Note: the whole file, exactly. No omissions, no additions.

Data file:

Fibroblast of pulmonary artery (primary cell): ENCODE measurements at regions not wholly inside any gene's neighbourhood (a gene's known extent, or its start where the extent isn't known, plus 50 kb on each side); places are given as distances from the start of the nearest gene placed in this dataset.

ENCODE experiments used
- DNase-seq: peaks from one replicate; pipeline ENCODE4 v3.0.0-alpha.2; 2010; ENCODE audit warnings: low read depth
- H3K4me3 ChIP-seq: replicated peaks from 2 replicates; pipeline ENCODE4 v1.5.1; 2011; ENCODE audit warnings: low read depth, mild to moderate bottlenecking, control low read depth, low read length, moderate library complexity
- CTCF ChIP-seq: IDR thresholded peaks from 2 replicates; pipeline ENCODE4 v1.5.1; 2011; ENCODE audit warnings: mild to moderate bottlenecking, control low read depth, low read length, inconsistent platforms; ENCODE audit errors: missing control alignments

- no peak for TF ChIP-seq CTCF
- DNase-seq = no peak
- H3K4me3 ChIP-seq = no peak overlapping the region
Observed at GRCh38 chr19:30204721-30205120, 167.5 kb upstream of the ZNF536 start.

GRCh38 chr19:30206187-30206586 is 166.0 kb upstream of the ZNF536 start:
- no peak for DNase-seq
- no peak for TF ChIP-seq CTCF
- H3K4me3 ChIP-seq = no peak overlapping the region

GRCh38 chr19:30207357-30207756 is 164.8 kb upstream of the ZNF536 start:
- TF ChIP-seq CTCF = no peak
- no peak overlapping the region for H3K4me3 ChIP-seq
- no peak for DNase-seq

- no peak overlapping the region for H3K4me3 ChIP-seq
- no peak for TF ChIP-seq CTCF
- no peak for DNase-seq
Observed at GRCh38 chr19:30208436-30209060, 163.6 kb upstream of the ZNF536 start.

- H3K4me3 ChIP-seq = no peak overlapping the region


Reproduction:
Fibroblast of pulmonary artery (primary cell): ENCODE measurements at regions not wholly inside any gene's neighbourhood (a gene's known extent, or its start where the extent isn't known, plus 50 kb on each side); places are given as distances from the start of the nearest gene placed in this dataset.

ENCODE experiments used
- DNase-seq: peaks from one replicate; pipeline ENCODE4 v3.0.0-alpha.2; 2010; ENCODE audit warnings: low read depth
- H3K4me3 ChIP-seq: replicated peaks from 2 replicates; pipeline ENCODE4 v1.5.1; 2011; ENCODE audit warnings: low read depth, mild to moderate bottlenecking, control low read depth, low read length, moderate library complexity
- CTCF ChIP-seq: IDR thresholded peaks from 2 replicates; pipeline ENCODE4 v1.5.1; 2011; ENCODE audit warnings: mild to moderate bottlenecking, control low read depth, low read length, inconsistent platforms; ENCODE audit errors: missing control alignments

- no peak for TF ChIP-seq CTCF
- DNase-seq = no peak
- H3K4me3 ChIP-seq = no peak overlapping the region
Observed at GRCh38 chr19:30204721-30205120, 167.5 kb upstream of the ZNF536 start.

GRCh38 chr19:30206187-30206586 is 166.0 kb upstream of the ZNF536 start:
- no peak for DNase-seq
- no peak for TF ChIP-seq CTCF
- H3K4me3 ChIP-seq = no peak overlapping the region

GRCh38 chr19:30207357-30207756 is 164.8 kb upstream of the ZNF536 start:
- TF ChIP-seq CTCF = no peak
- no peak overlapping the region for H3K4me3 ChIP-seq
- no peak for DNase-seq

- no peak overlapping the region for H3K4me3 ChIP-seq
- no peak for TF ChIP-seq CTCF
- no peak for DNase-seq
Observed at GRCh38 chr19:30208436-30209060, 163.6 kb upstream of the ZNF536 start.

- H3K4me3 ChIP-seq = no peak overlapping the region